Farmers could face the prospect of fighting a rare mouse plague as they move to sow this year’s winter crops.
It comes at a precarious time for those preparing their land for wheat and canola.
The Bureau of Meteorology (BOM) is warning of warmer and drier than average conditions for the next couple of months, which could force farmers to plant without the prospect of rain to allow them to maximise their yield potential.
The BOM has forecast rain for next week but it is unlikely to bring significant downpours.
Downside farmer Ryan Dennis remained cautiously optimistic about what laid ahead for the upcoming season, but expressed concern over the potential for mice to stymie dry-sown crops.
There’s quite a few mice about (which can be a problem when dry sowing)Downside farmer Ryan Dennis
“There’s quite a few mice about (which can be a problem when dry sowing),” Mr Dennis said.
“But it’s only early days.”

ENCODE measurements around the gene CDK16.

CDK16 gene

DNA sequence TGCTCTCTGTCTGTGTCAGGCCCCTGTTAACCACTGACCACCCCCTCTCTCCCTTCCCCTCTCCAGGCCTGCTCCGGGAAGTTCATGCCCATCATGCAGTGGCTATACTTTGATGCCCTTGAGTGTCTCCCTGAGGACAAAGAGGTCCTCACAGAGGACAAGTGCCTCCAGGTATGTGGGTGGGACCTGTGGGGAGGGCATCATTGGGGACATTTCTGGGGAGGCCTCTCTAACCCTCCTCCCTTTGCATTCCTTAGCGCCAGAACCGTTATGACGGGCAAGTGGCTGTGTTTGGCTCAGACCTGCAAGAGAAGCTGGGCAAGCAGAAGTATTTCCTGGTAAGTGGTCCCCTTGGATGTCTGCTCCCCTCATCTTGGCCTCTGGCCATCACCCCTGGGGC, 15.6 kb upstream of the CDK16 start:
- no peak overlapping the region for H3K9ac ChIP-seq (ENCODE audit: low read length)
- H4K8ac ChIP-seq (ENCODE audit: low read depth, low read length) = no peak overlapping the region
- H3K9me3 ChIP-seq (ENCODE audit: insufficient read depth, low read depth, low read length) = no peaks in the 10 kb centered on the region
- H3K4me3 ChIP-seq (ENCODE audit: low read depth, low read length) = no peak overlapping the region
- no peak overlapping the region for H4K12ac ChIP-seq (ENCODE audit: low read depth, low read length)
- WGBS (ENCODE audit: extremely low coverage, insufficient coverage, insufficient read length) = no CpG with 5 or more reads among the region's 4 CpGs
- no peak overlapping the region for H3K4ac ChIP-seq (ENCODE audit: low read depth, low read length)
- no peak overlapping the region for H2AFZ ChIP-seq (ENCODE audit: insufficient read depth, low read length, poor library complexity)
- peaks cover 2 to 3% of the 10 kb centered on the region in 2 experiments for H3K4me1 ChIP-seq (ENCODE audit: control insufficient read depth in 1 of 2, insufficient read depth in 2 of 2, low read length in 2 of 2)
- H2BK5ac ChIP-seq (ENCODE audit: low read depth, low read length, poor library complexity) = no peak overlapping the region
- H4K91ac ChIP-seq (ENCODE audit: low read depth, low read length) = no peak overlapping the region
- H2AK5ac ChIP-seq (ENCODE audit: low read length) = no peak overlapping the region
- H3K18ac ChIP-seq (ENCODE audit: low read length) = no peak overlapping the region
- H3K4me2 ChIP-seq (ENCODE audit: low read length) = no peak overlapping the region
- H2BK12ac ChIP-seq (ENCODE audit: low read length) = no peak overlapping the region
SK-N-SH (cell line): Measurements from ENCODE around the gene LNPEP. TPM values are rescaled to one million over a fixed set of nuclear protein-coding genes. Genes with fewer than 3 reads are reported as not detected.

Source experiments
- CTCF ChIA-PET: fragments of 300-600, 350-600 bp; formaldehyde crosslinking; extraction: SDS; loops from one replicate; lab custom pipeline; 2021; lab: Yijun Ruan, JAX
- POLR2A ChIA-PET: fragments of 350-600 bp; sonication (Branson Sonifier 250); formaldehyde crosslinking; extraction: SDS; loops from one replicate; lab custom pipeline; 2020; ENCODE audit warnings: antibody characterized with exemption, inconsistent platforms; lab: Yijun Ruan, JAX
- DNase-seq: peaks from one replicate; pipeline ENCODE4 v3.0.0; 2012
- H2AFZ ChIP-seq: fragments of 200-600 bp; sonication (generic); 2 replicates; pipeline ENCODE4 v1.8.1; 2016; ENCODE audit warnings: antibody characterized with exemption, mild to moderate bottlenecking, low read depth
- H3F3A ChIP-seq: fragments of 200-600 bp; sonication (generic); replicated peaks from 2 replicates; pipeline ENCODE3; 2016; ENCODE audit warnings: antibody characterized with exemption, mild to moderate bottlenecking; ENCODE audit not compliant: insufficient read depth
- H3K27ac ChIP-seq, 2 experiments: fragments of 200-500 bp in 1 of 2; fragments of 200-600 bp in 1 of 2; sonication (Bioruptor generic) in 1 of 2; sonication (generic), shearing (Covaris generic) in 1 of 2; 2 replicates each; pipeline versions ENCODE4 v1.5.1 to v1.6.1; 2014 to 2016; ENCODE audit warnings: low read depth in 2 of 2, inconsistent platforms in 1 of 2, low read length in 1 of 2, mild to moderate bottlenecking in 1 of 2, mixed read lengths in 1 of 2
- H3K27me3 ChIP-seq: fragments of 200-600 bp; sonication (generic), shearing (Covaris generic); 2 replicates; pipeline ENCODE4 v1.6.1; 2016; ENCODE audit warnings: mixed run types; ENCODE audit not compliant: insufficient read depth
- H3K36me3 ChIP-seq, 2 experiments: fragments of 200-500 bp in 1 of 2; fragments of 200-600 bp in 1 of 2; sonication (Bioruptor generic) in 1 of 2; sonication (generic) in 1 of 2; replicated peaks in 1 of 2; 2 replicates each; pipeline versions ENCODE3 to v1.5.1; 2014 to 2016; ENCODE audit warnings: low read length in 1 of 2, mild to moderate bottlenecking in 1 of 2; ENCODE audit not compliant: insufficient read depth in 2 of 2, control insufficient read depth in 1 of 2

He said farmers had to roll the dice if they were forced to dry sow and, if mice caused crop damage, they would have to resow.
The multi-generation farmer said the process of burning off stubble made it a lot easier to detect rogue rodents on the land.
“I’ve only experienced the one mouse plague (in 2011),” Mr Dennis said.
While the rodent problem is nowhere near 2011 levels, which was reported to be one of the worst plagues on record, the official Mouse Alert monitoring suggests a mouse outbreak is highly likely, but the Riverina is not showing a high number just yet.
Mr Dennis said most of his 3500 acres is “borderline on germination” but admitted the land was “screaming for rain”.
“There’s plenty of moisture (about a metre) down, but not much on top,” Mr Dennis said. “It’s just a matter of bridging it together. At the end of the day I’ll continue on planting.”
Cootamundra-based Landmark senior agronomist Mark Golder said the rainfall three weeks ago boded well for crops in the north of the region and said farmers in the area had “progressing pretty well”, despite the season outlook being “on the fence”.
“(Some farmers) are holding on to their stubble for as long as possible to retain soil moisture,” Mr Golder said.
“We’re lucky in the Cootamundra area, we have a pretty reliable area.”
He said the region didn’t need big falls, “10 to 20mm over a day or two would be a good kick along”.